Maybe you have noticed, that the spring hammer test isn’t listed in the IEC 62052-11 edition 2, valid since the year 2020. This article is to complete our series of type tests for energy meters and to answer questions about the procedure.
Spring hammer tests have been part of the mechanical tests for electronic energy meters, and are mandated by the International Electrotechnical Commission (IEC) 60068-2-75 standard in conjunction with IEC 62052-11 for type tests before edition 2 (year 2020). A spring hammer test is a specialized test designed to evaluate how the meter can withstand shocks, ensuring that it will remain safe and reliable in normal operating conditions.
What is a Spring Hammer Test?
Mechanical impacts to stress electrotechnical equipment in service can be generated by devices of various types. IEC 60068-2-75 provides three international standardized test methods for determining the ability of a specimen to withstand rigorous and stringent impacts. The IEC 60068-2-75 test is used primarily to establish an acceptable level of robustness when assessing the safety of a product.
The IEC 60068-2 test is applicable to energy levels ranging from 0.14 to 50 joules.
For this IEC impact test method, the severity of the hammer test is defined by the impact energy value and number of impacts. The energy value must be one of the following: 0.14 – 0.2 – (0.3) – 0.35 – (0.4) – 0.5 – 0.7 – 1 – 2 – 5 – 10 – 20 – 50 Joule. The number of impacts is three per location, if not stated otherwise. The required kinetic energy for meters is 0.2 J ± 0.02 J.
The spring hammer test device is subject to annual calibration by a dedicated external test laboratory.
How is the Test done?
The spring hammer test is also known as drop-test, and it involves dropping a rounded weighted hammer onto the meter’s top cover to simulate an extreme operational environment. This type of test is carried out in order to ensure that the meter has been designed and manufactured to the required standard and will withstand impacts caused by external forces, such as hail and moving objects due to high wind loads.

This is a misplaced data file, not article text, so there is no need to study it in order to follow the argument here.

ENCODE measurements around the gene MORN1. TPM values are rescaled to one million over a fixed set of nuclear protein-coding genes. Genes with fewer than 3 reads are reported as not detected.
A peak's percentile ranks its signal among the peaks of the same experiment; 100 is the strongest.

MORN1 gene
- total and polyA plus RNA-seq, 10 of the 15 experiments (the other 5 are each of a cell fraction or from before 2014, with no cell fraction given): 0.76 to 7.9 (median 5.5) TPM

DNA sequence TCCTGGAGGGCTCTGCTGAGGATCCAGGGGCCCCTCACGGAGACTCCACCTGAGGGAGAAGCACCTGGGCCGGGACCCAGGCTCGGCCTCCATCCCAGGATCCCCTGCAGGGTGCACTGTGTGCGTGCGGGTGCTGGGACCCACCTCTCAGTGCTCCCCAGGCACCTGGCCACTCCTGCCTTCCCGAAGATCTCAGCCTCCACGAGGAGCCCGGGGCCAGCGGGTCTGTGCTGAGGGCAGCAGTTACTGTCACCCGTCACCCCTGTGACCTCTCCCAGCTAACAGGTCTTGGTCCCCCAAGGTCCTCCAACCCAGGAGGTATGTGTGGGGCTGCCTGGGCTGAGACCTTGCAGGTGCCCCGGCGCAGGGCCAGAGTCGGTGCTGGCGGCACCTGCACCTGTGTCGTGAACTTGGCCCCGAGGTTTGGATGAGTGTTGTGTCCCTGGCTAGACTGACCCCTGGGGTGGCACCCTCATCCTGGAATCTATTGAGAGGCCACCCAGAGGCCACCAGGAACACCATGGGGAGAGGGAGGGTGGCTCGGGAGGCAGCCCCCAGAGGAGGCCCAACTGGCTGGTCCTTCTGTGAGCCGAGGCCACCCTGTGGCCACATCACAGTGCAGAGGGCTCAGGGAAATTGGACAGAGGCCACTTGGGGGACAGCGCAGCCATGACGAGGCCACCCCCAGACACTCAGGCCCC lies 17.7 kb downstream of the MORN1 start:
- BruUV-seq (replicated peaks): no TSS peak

A compressed spring accelerates a striking element (the hammer) to hit the energy meter surface. The spring is released from a locking mechanism by pressing the cone-shaped end of the impact hammer against the meter under test. The theoretically most promising test positions to cause a fail are the display cover and the optical port plastics.
PASS or FAIL?
The meter is positioned flat on solid material and the spring hammer shall act on the outer surfaces of the meter cover including windows and on the terminal cover. The result of the test is satisfactory if the meter case and terminal cover do not sustain damage which could affect the function of the meter, and if it is not possible to touch live parts.
Slight damage, which does not impair the protection against indirect contact or the penetration of solid objects, dust and water, is acceptable. The verification is done by a visual inspection.
The spring hammer test has been part of the IEC 62052-11. It’s omitted in the edition 2 of this standard. Nevertheless, the CLOU laboratory is doing additionally tests on sample base during production and during factory acceptance tests. Due to our high quality standards, CLOU meters are always passing this test without any damage.
Please contact us if you have any queries about our testing techniques, products or services.
Editor's note: This article was originally published in March 2023 and has been updated for comprehensiveness.